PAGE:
Skip to content

fiction 1: MAX WEBER IN OKLAHOMA page 3-

She has no idea where he is. What troubles her more, she knows he doesn’t either. Saint Louis, Missouri, 1904. A poor little half-baked German city, a third-rate town– half a million people without history, education, unity or art, with little capital, without even an element of natural interest except the Mississippi, which is studiously ignored– attempting what London, New York or Paris would shrink from trying, staggering under the extravagant expenditure. They’ve thrown away 30 to 40 million dollars on a pageant as ephemeral as a stage flat: The World Congress of Arts and Sciences, part of the Louisiana Purchase Exposition, a fair meant to celebrate progress, but looks more like hubris. A new age of electricity illuminating an assemblage of glittering images shining on the mud flats of the Missouri River, victorious capitalism– an economic system resting now on materialist values and mechanical operations, devoid of all religious meaning and transcendental sanctions, a society driven by the display of dazzling objects of desire.

Marianne Weber stood at the second story window of her rooms in the August Gehner family mansion on Lindell Boulevard, looked out over rippling trees in the park, paced back and forth between the window and the large walnut bed. Max Weber abruptly gone off, Indian Territory, the Oklahoma District. She’d sit on the satin spread, stare at a thick flowered ceramic water pitcher and bowl on an oaken night stand, a hand-woven wool rug. Stifling heat and humidity insupportable this or any other time of year, the air absolutely still, a few languid flies– the fattest she has ever seen– buzzing about the ceiling.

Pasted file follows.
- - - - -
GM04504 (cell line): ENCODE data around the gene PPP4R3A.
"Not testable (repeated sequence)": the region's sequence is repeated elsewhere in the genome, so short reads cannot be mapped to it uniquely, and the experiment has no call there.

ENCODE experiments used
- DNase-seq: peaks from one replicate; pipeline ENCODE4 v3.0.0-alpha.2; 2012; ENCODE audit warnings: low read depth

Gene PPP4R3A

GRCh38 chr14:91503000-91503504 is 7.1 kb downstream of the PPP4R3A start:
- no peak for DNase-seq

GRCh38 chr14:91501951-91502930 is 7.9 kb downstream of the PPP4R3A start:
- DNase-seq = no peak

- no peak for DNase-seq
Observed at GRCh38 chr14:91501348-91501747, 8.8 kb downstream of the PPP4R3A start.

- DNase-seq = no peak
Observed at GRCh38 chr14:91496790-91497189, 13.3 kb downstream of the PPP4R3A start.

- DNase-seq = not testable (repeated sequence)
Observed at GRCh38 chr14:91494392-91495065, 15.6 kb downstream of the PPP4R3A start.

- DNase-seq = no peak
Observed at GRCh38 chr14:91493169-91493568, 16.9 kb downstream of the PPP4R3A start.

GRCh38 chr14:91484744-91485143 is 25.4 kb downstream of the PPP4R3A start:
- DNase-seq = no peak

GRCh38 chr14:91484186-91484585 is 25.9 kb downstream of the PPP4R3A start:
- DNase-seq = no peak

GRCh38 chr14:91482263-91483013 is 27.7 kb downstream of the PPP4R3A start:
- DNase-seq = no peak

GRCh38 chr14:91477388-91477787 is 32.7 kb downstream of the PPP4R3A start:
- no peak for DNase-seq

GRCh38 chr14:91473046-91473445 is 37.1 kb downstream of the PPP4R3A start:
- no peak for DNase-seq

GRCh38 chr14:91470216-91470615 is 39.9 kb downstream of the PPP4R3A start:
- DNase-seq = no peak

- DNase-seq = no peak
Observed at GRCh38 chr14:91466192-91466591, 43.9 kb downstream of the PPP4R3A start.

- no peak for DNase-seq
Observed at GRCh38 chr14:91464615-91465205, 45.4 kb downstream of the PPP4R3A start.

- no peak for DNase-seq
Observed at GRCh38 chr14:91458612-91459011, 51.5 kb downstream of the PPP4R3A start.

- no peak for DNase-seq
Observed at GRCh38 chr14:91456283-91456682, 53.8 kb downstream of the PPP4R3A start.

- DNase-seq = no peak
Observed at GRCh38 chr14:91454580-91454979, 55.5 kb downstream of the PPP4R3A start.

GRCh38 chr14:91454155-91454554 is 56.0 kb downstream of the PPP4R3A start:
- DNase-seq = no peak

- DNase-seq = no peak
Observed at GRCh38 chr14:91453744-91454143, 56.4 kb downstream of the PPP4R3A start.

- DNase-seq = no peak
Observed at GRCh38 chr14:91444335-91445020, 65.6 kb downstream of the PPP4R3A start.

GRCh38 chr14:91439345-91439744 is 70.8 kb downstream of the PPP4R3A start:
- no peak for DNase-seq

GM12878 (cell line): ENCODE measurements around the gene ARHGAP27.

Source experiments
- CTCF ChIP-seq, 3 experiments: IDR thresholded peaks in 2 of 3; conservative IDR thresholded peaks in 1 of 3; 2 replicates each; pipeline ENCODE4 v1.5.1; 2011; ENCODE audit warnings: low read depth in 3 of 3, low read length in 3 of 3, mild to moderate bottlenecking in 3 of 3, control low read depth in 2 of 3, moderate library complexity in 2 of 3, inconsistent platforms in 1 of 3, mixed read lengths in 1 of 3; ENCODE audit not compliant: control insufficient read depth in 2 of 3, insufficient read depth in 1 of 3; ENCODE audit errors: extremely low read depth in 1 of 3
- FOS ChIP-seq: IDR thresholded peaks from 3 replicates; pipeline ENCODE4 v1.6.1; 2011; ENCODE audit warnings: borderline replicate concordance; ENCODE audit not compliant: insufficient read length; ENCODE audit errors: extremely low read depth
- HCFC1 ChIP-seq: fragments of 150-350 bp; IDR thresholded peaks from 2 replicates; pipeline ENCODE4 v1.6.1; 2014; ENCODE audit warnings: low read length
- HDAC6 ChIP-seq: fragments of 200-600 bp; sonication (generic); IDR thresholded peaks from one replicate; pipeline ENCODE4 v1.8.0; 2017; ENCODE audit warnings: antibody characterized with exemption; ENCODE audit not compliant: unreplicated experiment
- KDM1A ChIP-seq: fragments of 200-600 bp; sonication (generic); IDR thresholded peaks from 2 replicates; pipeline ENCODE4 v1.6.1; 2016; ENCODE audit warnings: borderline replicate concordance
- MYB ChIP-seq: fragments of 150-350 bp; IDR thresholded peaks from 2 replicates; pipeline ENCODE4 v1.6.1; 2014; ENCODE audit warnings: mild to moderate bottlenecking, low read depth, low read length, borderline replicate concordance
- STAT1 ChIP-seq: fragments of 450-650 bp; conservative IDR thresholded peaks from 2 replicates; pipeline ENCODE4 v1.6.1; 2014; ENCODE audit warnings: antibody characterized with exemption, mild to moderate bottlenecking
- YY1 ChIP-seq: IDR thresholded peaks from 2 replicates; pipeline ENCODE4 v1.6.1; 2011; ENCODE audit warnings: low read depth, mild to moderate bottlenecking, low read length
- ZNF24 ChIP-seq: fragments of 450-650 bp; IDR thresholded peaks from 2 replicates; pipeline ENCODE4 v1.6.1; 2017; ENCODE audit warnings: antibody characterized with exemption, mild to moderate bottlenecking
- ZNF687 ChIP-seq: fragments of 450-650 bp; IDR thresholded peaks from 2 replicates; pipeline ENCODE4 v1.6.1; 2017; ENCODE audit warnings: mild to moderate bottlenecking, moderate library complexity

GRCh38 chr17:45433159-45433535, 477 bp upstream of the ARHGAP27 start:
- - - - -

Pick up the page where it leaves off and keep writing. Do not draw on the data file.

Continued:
She has grown used to this. Max Weber has been gone, off and on, for over five years– an evil demon clutching at his spirit– withdrawn, even when sitting by her on the same sofa at home in Heidelberg, spent the entire morning sometimes staring in feeble light at his fingernails, and when he did acknowledge her presence it was often a fit of nervous irritation that the soup was not ready, or too hot to eat, too cold to choke down, that he would not be able to sleep, that some unwanted visitor, meaning well, had commented how good he looked– did they not know his nerves were gone to hell! He could not work! Not read a word, write a cogent sentence, prepare a lecture, his only hope for peace was to flee the city. Go south. Lake Geneva, Florence, Rome, Sicily. Even the sanitarium on the Bodensee where cousin Emmy had also been committed. Depression. Madness.

The entire family was haunted with it. And something more Marianne could not name.

read more (to pg. 5)
© philip kimball 2009